Is hardware the new software? Yes, says Razer CEO Min-Liang Tan

The gaming peripheral and laptop maker's head honcho talks about the marriage of product and digital solutions
Is hardware the new software? Yes, says Razer CEO Min-Liang Tan

For years, Razer has been feeding our gaming bodies with hardware, software, and gaming peripherals. But the lines between hardware and software are blurring, according to Razer CEO, co-founder, and creative director, Min-Liang Tan.

He was speaking at the keynote session for Startup Asia 2014, held in Singapore.

As more of us adopt new and emerging technologies, such as Cloud services and mobile apps, a boom in software has resulted in a need for hardware vendors to drive software related solutions.

Tan highlighted some key players in the industry that have challenged the boundaries in offering hardware and software side by side.

“Hardware is hard, but it’s less hard now. There was a time when Microsoft was really popular and everyone looked at Apple and didn’t want to be associated with them. Now, they’ve pushed the industry to get the atoms right,” he said.

He also highlighted the movement of Amazon, from being a company that traditionally dealt with pure Web services to now encompassing everything, Google in buying over businesses like Nest, as well as Microsoft pivoting itself to become a devices and services company. Other players have created a seismic change in the way hardware and software is packaged, too.

In what Tan terms as “hardware 2.0” companies (which are basically businesses that reinvent how people look at hardware), he named GoPro and Jawbone (alongside Razer) as businesses with hardware disrupting software. And by that, he means having purpose built machines with software smarts, hardware upgraded with software, or software monetised by hardware.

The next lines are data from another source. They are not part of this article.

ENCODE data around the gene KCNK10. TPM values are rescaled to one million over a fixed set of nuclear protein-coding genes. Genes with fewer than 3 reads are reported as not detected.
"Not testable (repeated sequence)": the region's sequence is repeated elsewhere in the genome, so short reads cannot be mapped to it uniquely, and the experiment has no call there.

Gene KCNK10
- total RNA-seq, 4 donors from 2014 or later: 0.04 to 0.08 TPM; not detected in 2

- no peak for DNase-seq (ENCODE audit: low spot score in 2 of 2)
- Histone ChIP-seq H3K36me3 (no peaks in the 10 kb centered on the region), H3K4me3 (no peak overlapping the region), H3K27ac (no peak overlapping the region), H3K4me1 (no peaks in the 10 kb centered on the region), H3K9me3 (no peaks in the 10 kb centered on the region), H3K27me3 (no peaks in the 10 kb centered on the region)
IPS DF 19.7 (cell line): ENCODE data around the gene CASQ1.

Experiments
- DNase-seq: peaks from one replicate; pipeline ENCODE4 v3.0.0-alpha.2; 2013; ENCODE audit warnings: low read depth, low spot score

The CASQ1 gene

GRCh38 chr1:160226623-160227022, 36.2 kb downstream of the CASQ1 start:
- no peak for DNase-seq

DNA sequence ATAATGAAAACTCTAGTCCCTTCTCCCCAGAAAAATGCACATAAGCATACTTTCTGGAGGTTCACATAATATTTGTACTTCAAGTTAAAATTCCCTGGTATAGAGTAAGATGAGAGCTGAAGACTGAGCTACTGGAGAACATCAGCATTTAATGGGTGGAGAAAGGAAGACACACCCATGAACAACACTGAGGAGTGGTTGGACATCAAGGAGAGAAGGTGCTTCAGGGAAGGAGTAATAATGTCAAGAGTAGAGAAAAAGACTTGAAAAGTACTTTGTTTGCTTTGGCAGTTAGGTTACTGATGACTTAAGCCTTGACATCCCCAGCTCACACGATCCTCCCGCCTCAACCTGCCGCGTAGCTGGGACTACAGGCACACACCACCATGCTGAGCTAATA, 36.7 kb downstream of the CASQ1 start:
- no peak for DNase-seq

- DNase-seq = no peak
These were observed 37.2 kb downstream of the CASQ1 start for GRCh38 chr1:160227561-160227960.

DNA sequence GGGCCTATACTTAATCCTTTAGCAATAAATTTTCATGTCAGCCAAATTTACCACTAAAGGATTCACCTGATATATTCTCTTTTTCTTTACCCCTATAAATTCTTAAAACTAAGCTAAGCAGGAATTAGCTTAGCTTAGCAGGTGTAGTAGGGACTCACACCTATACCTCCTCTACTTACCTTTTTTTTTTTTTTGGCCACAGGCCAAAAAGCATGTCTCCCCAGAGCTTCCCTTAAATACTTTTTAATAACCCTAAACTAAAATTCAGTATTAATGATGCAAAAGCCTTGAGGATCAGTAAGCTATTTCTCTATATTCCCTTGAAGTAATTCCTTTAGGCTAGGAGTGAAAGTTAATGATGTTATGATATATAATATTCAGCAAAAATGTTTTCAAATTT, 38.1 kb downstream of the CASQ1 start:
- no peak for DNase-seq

“There needs to be a convergence of hardware and software. Interconnected devices bridge that gap and creates a balance of both for a hybrid company," said Tan.

Razer divergence

Is hardware the new software? Yes, says Razer CEO Min-Liang Tan

As we all know, it’s only time before Razer enters the wearable tech space with the launch of its Razer Nabu wrist band.

Tan said that moving into wearables was a natural process for its business. “Traditional tech companies aren’t as good [as a company focused on gaming] at shipping fashion or clothes or wearables, so it was a good fit for us because we know what gamers want.”

Razer is also very nitpicky of what it offers its gaming audience. According to Tan, it only focuses on producing solutions that complement tech consoles it uses. “You can say we’ve got a cult mindset. It’s like how we don’t make Playstation-based solutions because we don’t play on a Playstation much,” he said.

It also doesn’t produce tools that target the mass market, it just carries a few products in each category.

Talk about being micro selective.